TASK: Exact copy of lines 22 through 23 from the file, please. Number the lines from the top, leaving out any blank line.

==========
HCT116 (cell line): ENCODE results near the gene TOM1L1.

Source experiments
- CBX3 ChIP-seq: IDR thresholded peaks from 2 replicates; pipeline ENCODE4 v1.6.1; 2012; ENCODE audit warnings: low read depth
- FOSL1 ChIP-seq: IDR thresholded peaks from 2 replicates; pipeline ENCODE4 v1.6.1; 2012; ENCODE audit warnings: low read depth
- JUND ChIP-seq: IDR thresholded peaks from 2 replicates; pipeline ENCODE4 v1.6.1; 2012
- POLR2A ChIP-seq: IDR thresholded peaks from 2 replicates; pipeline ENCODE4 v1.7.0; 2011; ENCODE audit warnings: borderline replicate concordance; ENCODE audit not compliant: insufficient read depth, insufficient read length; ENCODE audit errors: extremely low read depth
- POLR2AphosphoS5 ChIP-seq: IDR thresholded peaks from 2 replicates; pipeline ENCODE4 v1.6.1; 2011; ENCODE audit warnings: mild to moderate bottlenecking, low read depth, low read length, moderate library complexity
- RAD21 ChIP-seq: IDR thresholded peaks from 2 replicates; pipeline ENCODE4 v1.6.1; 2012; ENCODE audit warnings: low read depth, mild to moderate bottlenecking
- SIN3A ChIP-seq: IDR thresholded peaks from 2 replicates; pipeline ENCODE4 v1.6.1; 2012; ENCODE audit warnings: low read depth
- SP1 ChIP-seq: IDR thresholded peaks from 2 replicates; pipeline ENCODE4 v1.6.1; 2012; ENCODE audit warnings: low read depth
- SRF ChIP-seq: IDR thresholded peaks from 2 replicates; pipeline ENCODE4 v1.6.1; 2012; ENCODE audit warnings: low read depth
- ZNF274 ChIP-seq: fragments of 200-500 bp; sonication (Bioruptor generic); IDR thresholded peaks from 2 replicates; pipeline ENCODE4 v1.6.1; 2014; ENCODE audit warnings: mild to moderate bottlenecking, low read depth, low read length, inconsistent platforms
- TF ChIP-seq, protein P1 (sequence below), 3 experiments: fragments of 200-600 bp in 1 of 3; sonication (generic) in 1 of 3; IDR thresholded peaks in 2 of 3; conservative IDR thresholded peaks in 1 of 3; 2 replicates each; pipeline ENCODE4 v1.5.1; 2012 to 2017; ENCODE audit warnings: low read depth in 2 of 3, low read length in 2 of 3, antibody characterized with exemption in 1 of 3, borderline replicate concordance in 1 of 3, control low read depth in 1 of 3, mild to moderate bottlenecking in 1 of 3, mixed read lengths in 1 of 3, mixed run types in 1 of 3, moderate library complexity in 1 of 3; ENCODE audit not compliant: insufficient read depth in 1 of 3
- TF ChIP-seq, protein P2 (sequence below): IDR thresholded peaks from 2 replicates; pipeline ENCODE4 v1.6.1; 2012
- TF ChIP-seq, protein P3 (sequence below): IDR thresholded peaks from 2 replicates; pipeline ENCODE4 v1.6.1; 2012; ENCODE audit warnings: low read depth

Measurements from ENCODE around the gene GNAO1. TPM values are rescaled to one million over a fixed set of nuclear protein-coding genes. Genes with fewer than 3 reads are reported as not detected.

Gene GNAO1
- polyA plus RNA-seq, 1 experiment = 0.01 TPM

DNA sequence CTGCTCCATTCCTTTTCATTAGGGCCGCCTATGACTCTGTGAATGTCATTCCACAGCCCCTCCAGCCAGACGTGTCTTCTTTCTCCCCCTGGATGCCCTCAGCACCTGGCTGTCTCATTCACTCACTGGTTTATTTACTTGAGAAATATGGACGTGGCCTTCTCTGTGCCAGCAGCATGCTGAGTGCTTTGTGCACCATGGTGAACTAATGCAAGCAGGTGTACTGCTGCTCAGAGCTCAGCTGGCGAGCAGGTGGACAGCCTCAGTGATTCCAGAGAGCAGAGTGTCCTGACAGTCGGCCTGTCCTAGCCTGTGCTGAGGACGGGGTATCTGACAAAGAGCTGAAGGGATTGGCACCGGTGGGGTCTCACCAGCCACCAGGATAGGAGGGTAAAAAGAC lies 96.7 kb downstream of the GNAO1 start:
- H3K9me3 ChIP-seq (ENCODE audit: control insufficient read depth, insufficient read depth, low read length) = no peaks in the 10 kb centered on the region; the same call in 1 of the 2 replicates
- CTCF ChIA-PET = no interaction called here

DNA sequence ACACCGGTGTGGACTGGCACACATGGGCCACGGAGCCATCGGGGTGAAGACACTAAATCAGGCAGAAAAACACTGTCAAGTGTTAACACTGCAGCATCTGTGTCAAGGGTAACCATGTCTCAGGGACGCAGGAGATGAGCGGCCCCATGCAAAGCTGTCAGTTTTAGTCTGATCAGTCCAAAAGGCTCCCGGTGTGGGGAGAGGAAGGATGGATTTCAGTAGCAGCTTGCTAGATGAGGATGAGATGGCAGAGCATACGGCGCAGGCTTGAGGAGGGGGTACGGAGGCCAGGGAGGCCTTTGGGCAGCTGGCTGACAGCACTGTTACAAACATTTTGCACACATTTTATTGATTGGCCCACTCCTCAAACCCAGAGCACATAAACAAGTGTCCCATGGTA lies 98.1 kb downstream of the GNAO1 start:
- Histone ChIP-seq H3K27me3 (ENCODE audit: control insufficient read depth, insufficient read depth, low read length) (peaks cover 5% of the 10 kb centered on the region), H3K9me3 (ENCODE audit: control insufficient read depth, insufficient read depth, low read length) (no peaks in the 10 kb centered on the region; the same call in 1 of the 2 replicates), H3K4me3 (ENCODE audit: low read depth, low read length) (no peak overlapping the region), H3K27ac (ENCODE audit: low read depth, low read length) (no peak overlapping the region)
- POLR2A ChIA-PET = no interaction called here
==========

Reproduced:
DNA sequence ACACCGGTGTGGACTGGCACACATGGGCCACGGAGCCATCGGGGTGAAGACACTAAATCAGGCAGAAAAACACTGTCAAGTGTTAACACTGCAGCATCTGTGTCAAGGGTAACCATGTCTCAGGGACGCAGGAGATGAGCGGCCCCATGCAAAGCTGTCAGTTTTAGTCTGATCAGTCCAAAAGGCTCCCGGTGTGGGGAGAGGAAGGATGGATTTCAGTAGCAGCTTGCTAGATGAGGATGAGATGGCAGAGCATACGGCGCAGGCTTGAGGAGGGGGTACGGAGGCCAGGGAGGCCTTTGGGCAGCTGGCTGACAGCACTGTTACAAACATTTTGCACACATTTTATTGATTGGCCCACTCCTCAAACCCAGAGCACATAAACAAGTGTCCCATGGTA lies 98.1 kb downstream of the GNAO1 start:
- Histone ChIP-seq H3K27me3 (ENCODE audit: control insufficient read depth, insufficient read depth, low read length) (peaks cover 5% of the 10 kb centered on the region), H3K9me3 (ENCODE audit: control insufficient read depth, insufficient read depth, low read length) (no peaks in the 10 kb centered on the region; the same call in 1 of the 2 replicates), H3K4me3 (ENCODE audit: low read depth, low read length) (no peak overlapping the region), H3K27ac (ENCODE audit: low read depth, low read length) (no peak overlapping the region)